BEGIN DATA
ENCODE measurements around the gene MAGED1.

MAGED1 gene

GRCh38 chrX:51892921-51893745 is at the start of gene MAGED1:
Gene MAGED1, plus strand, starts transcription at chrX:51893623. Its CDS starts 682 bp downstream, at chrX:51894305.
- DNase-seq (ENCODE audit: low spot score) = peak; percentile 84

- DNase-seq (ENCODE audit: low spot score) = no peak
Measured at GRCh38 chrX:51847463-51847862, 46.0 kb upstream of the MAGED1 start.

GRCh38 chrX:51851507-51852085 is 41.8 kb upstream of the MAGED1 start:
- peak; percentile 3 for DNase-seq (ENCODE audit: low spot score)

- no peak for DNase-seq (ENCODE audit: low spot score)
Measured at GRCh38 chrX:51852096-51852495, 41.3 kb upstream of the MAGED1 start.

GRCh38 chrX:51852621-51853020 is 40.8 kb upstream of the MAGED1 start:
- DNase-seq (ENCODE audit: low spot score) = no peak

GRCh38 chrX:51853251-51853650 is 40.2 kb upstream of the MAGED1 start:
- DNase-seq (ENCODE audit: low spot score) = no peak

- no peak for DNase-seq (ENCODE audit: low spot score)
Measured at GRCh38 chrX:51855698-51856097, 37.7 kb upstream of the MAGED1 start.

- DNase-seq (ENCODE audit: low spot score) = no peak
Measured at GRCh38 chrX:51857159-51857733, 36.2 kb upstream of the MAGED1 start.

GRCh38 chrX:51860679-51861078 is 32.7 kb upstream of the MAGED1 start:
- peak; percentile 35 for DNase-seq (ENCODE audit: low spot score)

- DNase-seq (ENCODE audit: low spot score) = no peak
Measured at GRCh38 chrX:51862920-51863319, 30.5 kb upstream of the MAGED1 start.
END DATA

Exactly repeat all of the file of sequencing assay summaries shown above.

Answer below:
ENCODE measurements around the gene MAGED1.

MAGED1 gene

GRCh38 chrX:51892921-51893745 is at the start of gene MAGED1:
Gene MAGED1, plus strand, starts transcription at chrX:51893623. Its CDS starts 682 bp downstream, at chrX:51894305.
- DNase-seq (ENCODE audit: low spot score) = peak; percentile 84

- DNase-seq (ENCODE audit: low spot score) = no peak
Measured at GRCh38 chrX:51847463-51847862, 46.0 kb upstream of the MAGED1 start.

GRCh38 chrX:51851507-51852085 is 41.8 kb upstream of the MAGED1 start:
- peak; percentile 3 for DNase-seq (ENCODE audit: low spot score)

- no peak for DNase-seq (ENCODE audit: low spot score)
Measured at GRCh38 chrX:51852096-51852495, 41.3 kb upstream of the MAGED1 start.

GRCh38 chrX:51852621-51853020 is 40.8 kb upstream of the MAGED1 start:
- DNase-seq (ENCODE audit: low spot score) = no peak

GRCh38 chrX:51853251-51853650 is 40.2 kb upstream of the MAGED1 start:
- DNase-seq (ENCODE audit: low spot score) = no peak

- no peak for DNase-seq (ENCODE audit: low spot score)
Measured at GRCh38 chrX:51855698-51856097, 37.7 kb upstream of the MAGED1 start.

- DNase-seq (ENCODE audit: low spot score) = no peak
Measured at GRCh38 chrX:51857159-51857733, 36.2 kb upstream of the MAGED1 start.

GRCh38 chrX:51860679-51861078 is 32.7 kb upstream of the MAGED1 start:
- peak; percentile 35 for DNase-seq (ENCODE audit: low spot score)

- DNase-seq (ENCODE audit: low spot score) = no peak
Measured at GRCh38 chrX:51862920-51863319, 30.5 kb upstream of the MAGED1 start.